Budget 2018 proposes that a refund of a corporation’s refundable dividend tax on hand (RDTOH) be available only in cases where a corporation pays non-eligible dividends. An exception will be provided in respect of RDTOH arising from eligible portfolio dividends received by a corporation. In this case, the corporation will still be able to obtain a refund of that RDTOH when it pays eligible dividends.

Addition of second RDTOH account

To implement this measure, Budget 2018 proposes to add a new RDTOH account, such that a corporation will now have two RDTOH accounts:

  1. Eligible RDTOH Account: This account will track Part IV refundable taxes on eligible portfolio dividends. The payment of any taxable dividend (i.e., both eligible and non-eligible) can trigger a refund from this account;
  2. Non-Eligible RDTOH Account: This account will track Part I refundable taxes on investment income as well as Part IV refundable taxes on non-eligible portfolio dividends . Only the payment of non-eligible dividends can trigger a refund from this account.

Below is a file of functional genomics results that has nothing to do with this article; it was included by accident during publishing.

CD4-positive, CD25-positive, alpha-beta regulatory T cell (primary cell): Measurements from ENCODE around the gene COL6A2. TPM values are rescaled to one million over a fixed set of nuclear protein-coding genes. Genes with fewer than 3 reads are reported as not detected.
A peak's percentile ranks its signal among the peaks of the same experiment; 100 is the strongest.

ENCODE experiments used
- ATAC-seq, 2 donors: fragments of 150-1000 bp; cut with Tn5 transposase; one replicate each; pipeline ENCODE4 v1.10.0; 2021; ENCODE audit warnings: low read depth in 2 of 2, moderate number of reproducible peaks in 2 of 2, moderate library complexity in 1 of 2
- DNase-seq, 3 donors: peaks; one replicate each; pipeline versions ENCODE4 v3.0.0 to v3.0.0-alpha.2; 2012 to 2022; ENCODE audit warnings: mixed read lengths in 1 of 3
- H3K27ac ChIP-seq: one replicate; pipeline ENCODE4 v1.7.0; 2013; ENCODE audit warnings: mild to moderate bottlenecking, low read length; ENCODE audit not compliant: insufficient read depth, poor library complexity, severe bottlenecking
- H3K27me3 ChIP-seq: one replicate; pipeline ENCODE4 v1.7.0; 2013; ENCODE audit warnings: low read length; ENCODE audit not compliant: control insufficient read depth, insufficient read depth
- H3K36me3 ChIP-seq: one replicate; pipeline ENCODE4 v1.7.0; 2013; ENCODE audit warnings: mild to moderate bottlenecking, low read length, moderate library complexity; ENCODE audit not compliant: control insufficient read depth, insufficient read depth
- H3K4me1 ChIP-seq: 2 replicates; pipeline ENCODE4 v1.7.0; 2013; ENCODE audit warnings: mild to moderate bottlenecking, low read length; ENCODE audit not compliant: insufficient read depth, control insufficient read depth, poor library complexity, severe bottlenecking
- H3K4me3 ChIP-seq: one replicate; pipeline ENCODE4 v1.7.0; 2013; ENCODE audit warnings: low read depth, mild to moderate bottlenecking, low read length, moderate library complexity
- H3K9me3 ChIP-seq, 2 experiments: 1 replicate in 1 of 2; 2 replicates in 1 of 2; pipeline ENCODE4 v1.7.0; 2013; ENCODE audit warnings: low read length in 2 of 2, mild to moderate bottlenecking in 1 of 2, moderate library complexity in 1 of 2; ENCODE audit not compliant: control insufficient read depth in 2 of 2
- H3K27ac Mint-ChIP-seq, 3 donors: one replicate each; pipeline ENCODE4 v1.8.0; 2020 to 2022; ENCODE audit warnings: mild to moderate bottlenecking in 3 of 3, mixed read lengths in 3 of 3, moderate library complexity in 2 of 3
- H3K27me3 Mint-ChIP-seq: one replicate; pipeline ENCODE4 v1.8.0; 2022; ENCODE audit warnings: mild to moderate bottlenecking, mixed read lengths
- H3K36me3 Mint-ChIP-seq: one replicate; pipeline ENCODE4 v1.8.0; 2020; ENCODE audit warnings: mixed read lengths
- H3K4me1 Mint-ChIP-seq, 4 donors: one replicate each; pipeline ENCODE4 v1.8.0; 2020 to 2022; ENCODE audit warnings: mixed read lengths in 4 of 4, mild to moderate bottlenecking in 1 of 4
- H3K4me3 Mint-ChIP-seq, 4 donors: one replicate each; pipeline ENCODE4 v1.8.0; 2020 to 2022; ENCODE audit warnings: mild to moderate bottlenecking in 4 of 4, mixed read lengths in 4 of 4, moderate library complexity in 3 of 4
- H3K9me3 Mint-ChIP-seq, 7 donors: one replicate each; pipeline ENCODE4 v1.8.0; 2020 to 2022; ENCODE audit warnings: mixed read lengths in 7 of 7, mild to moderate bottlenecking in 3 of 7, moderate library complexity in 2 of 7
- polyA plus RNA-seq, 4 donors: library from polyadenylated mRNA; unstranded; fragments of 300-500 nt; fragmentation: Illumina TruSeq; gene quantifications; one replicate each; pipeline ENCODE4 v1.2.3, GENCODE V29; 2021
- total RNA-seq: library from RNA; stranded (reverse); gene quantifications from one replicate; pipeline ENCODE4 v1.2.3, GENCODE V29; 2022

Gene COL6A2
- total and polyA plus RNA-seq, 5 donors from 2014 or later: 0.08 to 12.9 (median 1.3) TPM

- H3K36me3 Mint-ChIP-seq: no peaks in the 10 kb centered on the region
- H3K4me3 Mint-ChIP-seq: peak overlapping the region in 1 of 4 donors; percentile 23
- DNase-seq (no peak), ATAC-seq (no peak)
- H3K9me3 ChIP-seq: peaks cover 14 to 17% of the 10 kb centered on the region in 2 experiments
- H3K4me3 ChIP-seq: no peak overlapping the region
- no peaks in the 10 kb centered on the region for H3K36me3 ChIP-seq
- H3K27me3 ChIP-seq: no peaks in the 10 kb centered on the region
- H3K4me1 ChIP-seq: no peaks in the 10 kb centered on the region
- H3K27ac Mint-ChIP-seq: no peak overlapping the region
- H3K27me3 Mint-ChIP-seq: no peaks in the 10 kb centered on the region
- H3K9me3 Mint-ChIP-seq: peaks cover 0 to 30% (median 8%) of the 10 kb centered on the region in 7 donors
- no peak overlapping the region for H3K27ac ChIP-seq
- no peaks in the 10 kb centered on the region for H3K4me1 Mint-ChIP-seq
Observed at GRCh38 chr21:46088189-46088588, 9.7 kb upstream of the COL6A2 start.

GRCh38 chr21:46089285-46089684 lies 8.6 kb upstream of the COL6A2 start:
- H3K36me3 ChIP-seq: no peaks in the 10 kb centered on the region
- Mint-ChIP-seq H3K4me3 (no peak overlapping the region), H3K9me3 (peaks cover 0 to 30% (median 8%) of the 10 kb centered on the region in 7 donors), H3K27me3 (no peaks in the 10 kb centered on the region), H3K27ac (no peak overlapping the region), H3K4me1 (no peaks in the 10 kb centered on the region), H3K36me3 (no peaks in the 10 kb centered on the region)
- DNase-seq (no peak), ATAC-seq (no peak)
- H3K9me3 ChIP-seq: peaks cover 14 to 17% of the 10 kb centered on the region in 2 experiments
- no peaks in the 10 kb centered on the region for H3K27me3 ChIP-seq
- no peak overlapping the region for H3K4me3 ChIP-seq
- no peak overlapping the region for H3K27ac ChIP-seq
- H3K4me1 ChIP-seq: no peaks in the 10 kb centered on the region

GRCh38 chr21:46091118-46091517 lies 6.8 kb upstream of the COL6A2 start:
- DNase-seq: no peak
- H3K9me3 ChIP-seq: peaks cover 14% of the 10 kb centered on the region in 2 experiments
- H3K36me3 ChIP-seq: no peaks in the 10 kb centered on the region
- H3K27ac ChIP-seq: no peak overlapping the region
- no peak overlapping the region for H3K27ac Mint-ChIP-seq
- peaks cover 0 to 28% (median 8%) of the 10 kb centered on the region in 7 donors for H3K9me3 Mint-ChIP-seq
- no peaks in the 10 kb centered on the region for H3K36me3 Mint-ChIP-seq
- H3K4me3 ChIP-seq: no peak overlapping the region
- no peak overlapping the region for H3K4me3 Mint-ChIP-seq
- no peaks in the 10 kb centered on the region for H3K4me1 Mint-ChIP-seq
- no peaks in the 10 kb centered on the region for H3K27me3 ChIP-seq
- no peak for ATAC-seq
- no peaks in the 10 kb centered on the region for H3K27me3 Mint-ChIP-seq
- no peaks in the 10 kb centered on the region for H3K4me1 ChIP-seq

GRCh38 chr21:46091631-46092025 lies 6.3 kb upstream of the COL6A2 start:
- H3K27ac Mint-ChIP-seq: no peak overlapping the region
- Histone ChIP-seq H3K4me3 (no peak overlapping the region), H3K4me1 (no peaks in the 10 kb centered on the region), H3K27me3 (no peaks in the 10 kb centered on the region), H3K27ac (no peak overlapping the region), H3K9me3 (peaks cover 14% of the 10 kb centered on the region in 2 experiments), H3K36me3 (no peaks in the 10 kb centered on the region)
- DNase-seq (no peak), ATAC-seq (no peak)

An ordering rule will apply with respect to these two accounts, which will require a corporation to obtain a refund from its Non-Eligible RDTOH Account first before it can obtain a refund from its Eligible RDTOH Account when paying non-eligible dividends.

Existing RDTOH balances

In connection with this measure, Budget 2018 proposes that a corporation’s existing RDTOH balance will be allocated as follows: